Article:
Even when he’s doing 26ers and not 29ers, mountain biking godfather Gary Fisher can’t resist tinkering with the received wisdom.
The Piranha’s hydroformed aluminium frame looks somewhat like that of its Trek sibling, with the reinforcing bend at the head tube and a spacious wishbone at the back. The chainstays are bridgeless too, so the back wheel can sit slightly closer to the seat tube. That’s part of Fisher’s G2 geometry plan.
The aim is to give you a bike with ﬂickable steering that’s stable – but not barge-like – at speed. A sub-70° head angle is combined with a specially designed fork with 8mm more offset. Increasing the fork offset makes the steering sharper, just as a steeper head angle would. But it also lengthens the wheelbase by increasing the distance between the bottom bracket and the front hub. To keep the wheelbase normal, Fisher shortens the chainstays.
Interestingly, we found the head angle steeper than claimed. So with its increased offset, the Fisher ought to be the sharpest steering bike here.
Apart from its offset, the fork is a standard RockShox Tora SL coil unit. It’s a tad lighter than a Dart, and has thicker, and therefore stiffer stanchions. Go and stop are handled by 27-speed SRAM X5 and Shimano M486 hydraulic discs, both par for the course at this price.
The Piranha is great fun in twisty, pedally singletrack, with its quick steering providing easy ﬂickability. The usual side-effect of fast handling – if you achieve it with a steep head angle – is nerve-jangling descending, because you end up perched precariously over the front wheel when the gradient changes.
The G2 geometry moves you back a bit relative to the wheels, and getting your weight back is exactly what you want in order to descend safely. In any event, the Piranha handles just ﬁne going down, along and even up – the front wheel never wandering.
Fork performance is still somewhat muted, but less so than the Dart. The Tora’s stiffer stanchions hold things together better through rough lines, and a series of rocky steps didn’t present problems on the test loop.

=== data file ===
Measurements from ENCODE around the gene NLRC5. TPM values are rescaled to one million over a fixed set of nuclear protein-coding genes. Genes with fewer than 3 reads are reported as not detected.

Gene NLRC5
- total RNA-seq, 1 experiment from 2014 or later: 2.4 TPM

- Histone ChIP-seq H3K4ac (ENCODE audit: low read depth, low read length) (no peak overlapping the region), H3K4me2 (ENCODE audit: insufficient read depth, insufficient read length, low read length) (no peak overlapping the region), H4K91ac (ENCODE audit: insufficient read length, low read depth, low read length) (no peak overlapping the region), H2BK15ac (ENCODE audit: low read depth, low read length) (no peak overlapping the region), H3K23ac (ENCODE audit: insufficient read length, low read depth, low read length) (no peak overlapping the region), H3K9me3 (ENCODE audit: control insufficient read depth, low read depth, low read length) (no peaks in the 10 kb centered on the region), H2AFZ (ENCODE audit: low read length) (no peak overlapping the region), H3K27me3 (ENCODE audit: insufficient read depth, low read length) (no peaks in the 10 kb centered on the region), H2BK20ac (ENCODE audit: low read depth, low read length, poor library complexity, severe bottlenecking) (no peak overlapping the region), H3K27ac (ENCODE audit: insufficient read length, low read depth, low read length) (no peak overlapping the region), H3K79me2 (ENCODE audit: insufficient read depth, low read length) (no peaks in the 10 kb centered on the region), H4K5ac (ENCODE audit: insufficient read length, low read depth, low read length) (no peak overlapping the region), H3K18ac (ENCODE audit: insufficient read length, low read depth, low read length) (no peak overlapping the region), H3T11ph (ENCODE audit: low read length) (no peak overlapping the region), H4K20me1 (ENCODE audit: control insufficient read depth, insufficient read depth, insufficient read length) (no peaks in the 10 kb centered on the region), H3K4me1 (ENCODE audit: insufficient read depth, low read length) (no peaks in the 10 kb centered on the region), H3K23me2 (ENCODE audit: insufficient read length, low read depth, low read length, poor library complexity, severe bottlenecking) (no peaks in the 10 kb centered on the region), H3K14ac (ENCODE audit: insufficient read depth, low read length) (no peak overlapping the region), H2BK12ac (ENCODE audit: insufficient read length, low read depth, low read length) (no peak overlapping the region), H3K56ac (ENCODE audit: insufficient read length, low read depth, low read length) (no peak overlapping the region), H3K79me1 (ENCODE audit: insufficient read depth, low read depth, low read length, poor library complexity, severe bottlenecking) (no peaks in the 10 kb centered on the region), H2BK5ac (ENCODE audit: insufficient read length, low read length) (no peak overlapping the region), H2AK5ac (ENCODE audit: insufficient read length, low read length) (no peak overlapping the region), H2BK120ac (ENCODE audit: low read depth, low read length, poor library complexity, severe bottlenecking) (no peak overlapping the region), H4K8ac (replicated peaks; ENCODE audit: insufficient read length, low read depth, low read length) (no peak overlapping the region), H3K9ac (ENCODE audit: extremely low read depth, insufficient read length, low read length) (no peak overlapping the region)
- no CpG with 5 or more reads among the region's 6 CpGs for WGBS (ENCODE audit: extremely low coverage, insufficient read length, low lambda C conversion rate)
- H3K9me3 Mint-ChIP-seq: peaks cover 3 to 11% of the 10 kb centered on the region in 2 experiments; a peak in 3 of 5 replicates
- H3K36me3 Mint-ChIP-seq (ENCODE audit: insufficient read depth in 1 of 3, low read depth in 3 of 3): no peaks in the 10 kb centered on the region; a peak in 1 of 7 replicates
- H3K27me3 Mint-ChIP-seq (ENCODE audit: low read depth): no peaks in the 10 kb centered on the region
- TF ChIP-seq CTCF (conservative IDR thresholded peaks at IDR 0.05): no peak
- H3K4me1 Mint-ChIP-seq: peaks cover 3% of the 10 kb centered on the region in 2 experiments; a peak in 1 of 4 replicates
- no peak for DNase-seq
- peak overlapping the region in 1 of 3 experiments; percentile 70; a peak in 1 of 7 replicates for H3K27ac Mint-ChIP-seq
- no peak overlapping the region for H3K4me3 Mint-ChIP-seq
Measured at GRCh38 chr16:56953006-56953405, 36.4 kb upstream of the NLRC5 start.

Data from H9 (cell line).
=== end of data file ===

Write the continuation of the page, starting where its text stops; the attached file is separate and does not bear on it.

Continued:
We’d have liked a wider handlebar. You don’t need it to wrest control of the steering like you do on a slack-angled thrasher, but it would still help prevent front-wheel rock strikes and suchlike ﬁghting for control of the steering.
The Piranha copes with technical stuff well enough, but its sharper handling is at its most satisfying when you’re giving it some in the middle or big ring – on a ribbony red route, perhaps, or a cross-country course. Less weight and a keener spec would make what is already a good bike top tier.
The seat tube is slotted in three places, presumably to help prevent metal fatigue when the seat binder bolt is tightened and loosened. And as well as usable rear carrier eyelets, there are — marathon riders take note — three sets of bottle bosses.
Fast tyres make sense on the Piranha, as it’s a bike that will use its big chainring. But while these Jones XR tyres roll well enough, poor wet-weather traction means they’re all over the place on soggy British trails.
The CLIX system is an even quicker quick-release skewer. You can do it one-handed. Open the cam lever, hold the cup bit against its spring, and out comes the wheel. To reﬁt, drop in the wheel and tighten the lever. There’s no screwing or unscrewing, saving maybe 20 seconds each time.
G2 frame and fork geometry gives the Piranha a lively, engaging ride, but the 26mm two-bolt stem and narrow bar feel like something of an afterthought.
If you want a machine you can ﬂick between trees like a Star Wars speeder bike, but that won’t kill you on descents, then you might want to consider the Piranha.